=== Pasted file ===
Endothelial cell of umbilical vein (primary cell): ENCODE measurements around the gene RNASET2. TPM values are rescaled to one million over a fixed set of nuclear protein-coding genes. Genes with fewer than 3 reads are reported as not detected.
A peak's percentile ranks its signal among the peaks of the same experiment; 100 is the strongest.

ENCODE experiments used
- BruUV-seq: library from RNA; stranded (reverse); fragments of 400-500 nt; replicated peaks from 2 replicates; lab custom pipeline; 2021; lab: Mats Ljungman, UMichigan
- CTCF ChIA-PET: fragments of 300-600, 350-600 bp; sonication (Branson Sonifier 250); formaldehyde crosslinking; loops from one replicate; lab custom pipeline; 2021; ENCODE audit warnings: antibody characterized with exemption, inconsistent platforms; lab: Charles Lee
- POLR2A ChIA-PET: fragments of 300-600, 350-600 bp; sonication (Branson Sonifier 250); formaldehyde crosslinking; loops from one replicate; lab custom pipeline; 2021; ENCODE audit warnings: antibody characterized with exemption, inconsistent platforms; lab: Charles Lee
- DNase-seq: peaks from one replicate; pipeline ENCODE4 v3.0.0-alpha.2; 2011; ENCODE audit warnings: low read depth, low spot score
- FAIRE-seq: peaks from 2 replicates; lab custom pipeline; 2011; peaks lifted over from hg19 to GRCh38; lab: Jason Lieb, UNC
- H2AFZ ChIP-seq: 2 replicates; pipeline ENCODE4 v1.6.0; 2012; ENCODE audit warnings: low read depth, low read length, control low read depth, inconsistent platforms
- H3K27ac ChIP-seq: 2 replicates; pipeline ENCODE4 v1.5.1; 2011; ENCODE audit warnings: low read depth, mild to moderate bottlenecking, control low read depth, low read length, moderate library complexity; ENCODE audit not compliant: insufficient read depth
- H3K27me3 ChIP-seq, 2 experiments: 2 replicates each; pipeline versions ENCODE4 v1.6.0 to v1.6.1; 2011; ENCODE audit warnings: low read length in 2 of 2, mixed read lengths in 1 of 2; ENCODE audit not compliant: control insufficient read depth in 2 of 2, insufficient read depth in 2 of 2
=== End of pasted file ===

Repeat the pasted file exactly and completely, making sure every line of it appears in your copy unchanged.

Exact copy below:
Endothelial cell of umbilical vein (primary cell): ENCODE measurements around the gene RNASET2. TPM values are rescaled to one million over a fixed set of nuclear protein-coding genes. Genes with fewer than 3 reads are reported as not detected.
A peak's percentile ranks its signal among the peaks of the same experiment; 100 is the strongest.

ENCODE experiments used
- BruUV-seq: library from RNA; stranded (reverse); fragments of 400-500 nt; replicated peaks from 2 replicates; lab custom pipeline; 2021; lab: Mats Ljungman, UMichigan
- CTCF ChIA-PET: fragments of 300-600, 350-600 bp; sonication (Branson Sonifier 250); formaldehyde crosslinking; loops from one replicate; lab custom pipeline; 2021; ENCODE audit warnings: antibody characterized with exemption, inconsistent platforms; lab: Charles Lee
- POLR2A ChIA-PET: fragments of 300-600, 350-600 bp; sonication (Branson Sonifier 250); formaldehyde crosslinking; loops from one replicate; lab custom pipeline; 2021; ENCODE audit warnings: antibody characterized with exemption, inconsistent platforms; lab: Charles Lee
- DNase-seq: peaks from one replicate; pipeline ENCODE4 v3.0.0-alpha.2; 2011; ENCODE audit warnings: low read depth, low spot score
- FAIRE-seq: peaks from 2 replicates; lab custom pipeline; 2011; peaks lifted over from hg19 to GRCh38; lab: Jason Lieb, UNC
- H2AFZ ChIP-seq: 2 replicates; pipeline ENCODE4 v1.6.0; 2012; ENCODE audit warnings: low read depth, low read length, control low read depth, inconsistent platforms
- H3K27ac ChIP-seq: 2 replicates; pipeline ENCODE4 v1.5.1; 2011; ENCODE audit warnings: low read depth, mild to moderate bottlenecking, control low read depth, low read length, moderate library complexity; ENCODE audit not compliant: insufficient read depth
- H3K27me3 ChIP-seq, 2 experiments: 2 replicates each; pipeline versions ENCODE4 v1.6.0 to v1.6.1; 2011; ENCODE audit warnings: low read length in 2 of 2, mixed read lengths in 1 of 2; ENCODE audit not compliant: control insufficient read depth in 2 of 2, insufficient read depth in 2 of 2